ALDEEN: The Fall of Judge Moore

By Adryana Aldeen, Senior Correspondent

Texas Insider Report: AUSTIN, Texas — For the last several weeks, Judge Roy Moore from Alabama has been in the news with a number of accusations that would be troubling if they are true. Then a fifth victim, Beverly Nelson, gave a press conference in New York at which she said that she originally met  Moore when he was a 30-year-old deputy district attorney in Etowah County and would regularly eat at a restaurant in Gadsden called Olde Hickory House.

Beverly Nelson claims that Moore used to compliment her on her looks. and that he signed her yearbook in 1977 sometime just before Christmas. About a week or two later, she says that Moore offered her a ride home.

“I trusted Mr. Moore because he was the district attorney,” she said at the news conference. “I thought that he was simply doing something nice.”

Nelson claims that Moore drove her to the back of the restaurant, where he proceeded to grope her breasts, pull the area in the back of her neck and try to force her toward his crotch.

“I thought that he was going to rape me,” she said. “I was twisting and I was struggling and I was begging him to stop.”

Eventually, Nelson says that Moore let her out of the car and told her that “no one will ever believe you,” if she ever mentioned their encounter to others.

This woman was pretty convincing. Regardless that this case will never go into a court, the people of the United States are voicing their opinions on both sides.

Although it seemed that Sean Hannity of Fox News was taking the side of defending Judge Moore for the first days, then it took the testimony of Beverly Nelson for Hannity to invite Judge Jeanine Pirro and hear her opinion on Tuesday, November 14th.

Alberto Mohler, President of Southern Baptist Theological Seminary, said, ”Roy Moore’s answers are too elastic.” He agrees with me that is not the Accusations per se, but just simply his answers.

On Wednesday night, Sean Hannity closed his Fox News show by addressing the Moore allegations and, specifically, responded to the open letter than Moore sent to him via social media about two hours before the show.

Hannity noted that Moore gave three different answers to him when asked if he dated teenage girls while he was in his 30’s. Moore first told Hannity that he did “not generally” date teenage girls. He then said that he didn’t “remember dating any girl without the permission of her mother.” Moore finally denied he ever dated someone in their late teens.

These answers were “inconsistent,” Hannity said.

Hannity said that Moore provided answers to the specific questions he asked on Tuesday night, and offered to give the former Alabama Chief Justice 24 hours to provide an explanation.

The Alabama GOP decided to support Moore, while the Greater Birmingham Young Republicans voted Thursday to pull its endorsement and censure the U.S. Senate candidate at its monthly meeting, saying it believes in the concept of “innocent until proven guilty,” but not “electability until proven guilty.”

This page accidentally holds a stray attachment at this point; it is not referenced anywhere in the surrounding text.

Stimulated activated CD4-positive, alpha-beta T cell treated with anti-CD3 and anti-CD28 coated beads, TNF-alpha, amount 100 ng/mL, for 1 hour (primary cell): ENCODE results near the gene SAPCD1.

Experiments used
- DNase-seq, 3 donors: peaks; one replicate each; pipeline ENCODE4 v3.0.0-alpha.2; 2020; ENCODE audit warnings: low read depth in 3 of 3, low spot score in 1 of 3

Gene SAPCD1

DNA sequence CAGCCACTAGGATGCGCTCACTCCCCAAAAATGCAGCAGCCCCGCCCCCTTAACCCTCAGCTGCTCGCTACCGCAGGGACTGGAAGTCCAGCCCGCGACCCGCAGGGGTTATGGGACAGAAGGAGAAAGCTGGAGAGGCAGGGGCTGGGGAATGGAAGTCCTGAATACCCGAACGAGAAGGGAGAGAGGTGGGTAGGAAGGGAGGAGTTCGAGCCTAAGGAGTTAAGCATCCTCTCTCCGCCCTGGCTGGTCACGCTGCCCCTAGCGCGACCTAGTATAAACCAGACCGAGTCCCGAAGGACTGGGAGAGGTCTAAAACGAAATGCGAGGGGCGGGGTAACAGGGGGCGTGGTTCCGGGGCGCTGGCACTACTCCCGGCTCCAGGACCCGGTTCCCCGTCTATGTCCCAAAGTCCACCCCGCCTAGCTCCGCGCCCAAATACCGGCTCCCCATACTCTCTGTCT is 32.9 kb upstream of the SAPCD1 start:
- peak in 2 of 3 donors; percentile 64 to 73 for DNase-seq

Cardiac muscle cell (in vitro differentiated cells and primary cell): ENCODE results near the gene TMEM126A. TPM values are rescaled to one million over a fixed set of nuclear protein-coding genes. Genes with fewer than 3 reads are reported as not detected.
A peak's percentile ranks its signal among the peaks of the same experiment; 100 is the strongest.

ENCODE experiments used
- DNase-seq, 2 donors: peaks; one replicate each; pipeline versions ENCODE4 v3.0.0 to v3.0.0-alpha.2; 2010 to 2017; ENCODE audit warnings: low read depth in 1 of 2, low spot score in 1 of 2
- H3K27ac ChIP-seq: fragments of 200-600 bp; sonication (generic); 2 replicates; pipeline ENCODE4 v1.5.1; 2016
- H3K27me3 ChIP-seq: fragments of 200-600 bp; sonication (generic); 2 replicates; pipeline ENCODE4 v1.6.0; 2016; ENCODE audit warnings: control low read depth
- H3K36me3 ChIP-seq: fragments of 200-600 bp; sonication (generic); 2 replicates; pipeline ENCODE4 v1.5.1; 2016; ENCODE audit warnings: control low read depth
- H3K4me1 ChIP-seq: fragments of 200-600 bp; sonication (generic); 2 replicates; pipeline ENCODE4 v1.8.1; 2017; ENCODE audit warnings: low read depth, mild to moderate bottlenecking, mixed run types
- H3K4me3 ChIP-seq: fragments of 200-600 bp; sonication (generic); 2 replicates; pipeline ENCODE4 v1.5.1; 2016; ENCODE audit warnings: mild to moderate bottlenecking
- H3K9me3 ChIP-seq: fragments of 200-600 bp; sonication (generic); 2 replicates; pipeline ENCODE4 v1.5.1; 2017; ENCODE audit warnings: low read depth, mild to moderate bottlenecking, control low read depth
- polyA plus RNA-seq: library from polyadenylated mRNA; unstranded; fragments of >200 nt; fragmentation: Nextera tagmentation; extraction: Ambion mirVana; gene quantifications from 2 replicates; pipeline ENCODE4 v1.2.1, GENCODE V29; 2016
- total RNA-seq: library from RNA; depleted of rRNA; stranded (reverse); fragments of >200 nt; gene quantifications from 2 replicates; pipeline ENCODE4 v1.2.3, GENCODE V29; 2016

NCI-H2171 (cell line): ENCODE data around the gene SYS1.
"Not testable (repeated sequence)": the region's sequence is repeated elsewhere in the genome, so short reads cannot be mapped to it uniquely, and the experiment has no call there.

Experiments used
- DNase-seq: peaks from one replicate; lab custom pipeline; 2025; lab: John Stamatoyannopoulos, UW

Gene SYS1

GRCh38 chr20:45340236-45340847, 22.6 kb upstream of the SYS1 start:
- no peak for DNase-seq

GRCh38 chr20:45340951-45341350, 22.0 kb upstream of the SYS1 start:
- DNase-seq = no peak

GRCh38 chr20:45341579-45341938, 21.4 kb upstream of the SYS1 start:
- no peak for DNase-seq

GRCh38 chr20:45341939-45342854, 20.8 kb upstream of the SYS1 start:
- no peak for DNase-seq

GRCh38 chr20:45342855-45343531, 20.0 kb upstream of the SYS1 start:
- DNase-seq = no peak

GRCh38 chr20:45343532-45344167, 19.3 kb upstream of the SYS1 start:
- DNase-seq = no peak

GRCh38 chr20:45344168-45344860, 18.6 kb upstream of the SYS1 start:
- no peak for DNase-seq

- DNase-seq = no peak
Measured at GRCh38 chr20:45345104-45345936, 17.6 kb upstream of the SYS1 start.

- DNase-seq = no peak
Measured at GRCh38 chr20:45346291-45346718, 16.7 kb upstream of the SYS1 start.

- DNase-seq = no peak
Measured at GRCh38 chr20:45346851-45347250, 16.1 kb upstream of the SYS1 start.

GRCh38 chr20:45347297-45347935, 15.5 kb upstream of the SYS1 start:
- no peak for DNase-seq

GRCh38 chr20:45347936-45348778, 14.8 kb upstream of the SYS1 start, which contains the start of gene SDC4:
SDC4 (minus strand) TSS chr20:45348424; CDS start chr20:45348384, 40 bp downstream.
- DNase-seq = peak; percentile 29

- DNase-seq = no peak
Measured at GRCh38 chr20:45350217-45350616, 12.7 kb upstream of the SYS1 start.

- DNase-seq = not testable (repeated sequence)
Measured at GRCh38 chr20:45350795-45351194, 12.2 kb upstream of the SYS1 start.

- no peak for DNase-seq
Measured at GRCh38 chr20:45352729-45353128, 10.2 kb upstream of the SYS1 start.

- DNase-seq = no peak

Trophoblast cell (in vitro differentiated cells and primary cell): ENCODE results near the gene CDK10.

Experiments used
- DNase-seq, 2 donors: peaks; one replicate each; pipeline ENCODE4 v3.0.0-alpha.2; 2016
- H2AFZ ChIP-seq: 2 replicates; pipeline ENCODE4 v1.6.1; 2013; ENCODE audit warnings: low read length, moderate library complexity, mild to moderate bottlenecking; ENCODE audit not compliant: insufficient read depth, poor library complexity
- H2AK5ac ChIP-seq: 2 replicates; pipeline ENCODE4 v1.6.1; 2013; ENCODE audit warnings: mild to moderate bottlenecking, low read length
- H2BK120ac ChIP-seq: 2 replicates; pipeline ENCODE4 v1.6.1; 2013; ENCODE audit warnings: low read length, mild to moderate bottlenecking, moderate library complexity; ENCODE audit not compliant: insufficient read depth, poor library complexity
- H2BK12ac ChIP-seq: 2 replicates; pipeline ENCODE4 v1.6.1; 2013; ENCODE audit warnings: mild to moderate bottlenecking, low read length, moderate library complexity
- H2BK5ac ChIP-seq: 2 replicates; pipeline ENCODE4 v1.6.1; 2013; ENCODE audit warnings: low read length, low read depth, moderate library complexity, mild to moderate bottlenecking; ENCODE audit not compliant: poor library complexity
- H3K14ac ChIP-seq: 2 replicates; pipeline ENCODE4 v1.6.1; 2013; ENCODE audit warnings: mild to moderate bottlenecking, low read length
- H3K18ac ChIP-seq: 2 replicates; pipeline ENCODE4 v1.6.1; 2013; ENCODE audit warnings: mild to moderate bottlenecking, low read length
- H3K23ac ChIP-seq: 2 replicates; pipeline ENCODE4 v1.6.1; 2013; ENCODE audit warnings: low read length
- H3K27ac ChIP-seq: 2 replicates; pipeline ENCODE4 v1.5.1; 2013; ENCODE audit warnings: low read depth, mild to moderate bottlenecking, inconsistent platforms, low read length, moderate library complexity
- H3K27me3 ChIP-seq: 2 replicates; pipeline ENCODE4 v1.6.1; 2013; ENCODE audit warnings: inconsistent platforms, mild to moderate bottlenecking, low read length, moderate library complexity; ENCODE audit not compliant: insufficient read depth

Here’s the dilemma the Alabama Republicans are facing, according to Alabama law Section 17-6-21. If they were to convince Moore to step down and reject the nomination, they have to do so 76 days before the special election to remove him from the ballot. Otherwise, his name remains on the ballot.

Currently, the Alabama special election is scheduled to occur on December 12, 2017, less than a month away and well within the 76-day statutory range. If Moore stepped down at this point, the statute says that his name remains on the ballot, and “the appropriate canvassing board may not certify any votes for the candidate.”

That means people could vote for Moore, but their votes essentially wouldn’t count.

What Republicans were likely thinking of when moving the election is two-fold:

  1. Move the election outside that 76-day window to find a way to force Moore off the ballot.
  2. Allow time for the Moore allegations to die down in the event they failed at forcing Moore off the ballot.

The issue they’ve encountered, however, is that early absentee ballots were sent out starting on October 15th for the December Election. Election officials have said that they have already received ballots back from the absentee process, meaning some people have already voted for Moore. Changing the ballots at this stage of the race would require extensive legal arguments that would, in the end, undoubtedly need input from the Alabama Supreme Court.

With people in Alabama already early voting, Gov. Ivey said she would not postpone the election. There’s simply nothing to gain by delaying the vote. Any ballot changes, at this point, would almost assuredly guarantee victory for the Democrat, Doug Jones.

The most likely path Republicans will take is to allow Roy Moore to sink or swim on his own. It’s the path of least resistance for Alabama Republicans and pushes any decisions off on the voting public. National Republicans would probably prefer more action from the state party, if only because if Moore wins, he’ll be their problem.

For weeks I have said the ambiguous responses of the Judge were enough for me to ask him to step down, regardless if he is guilty or not. It’s unbelievable to see so many Republicans saying, “Gee, it would be terrible if Roy Moore loses the Alabama Senate seat, so he should get out,” as opposed to, “Gee, it’s terrible what Roy Moore answered, and it’s terrible to have him as a nominee of our party, so he should get out.”

Regardless of whether Roy Moore is elected or not, he has already shown his true character in the inconsistent manner of answering the questions.

Senior Correspondent Adryana Aldeen is frequently featured nationally, statewide and locally on Univision, Telemundo, CNN Español, FOX News, ABC, and other media outlets.


Source: Texas Politics

ALDEEN: The Fall of Judge Moore

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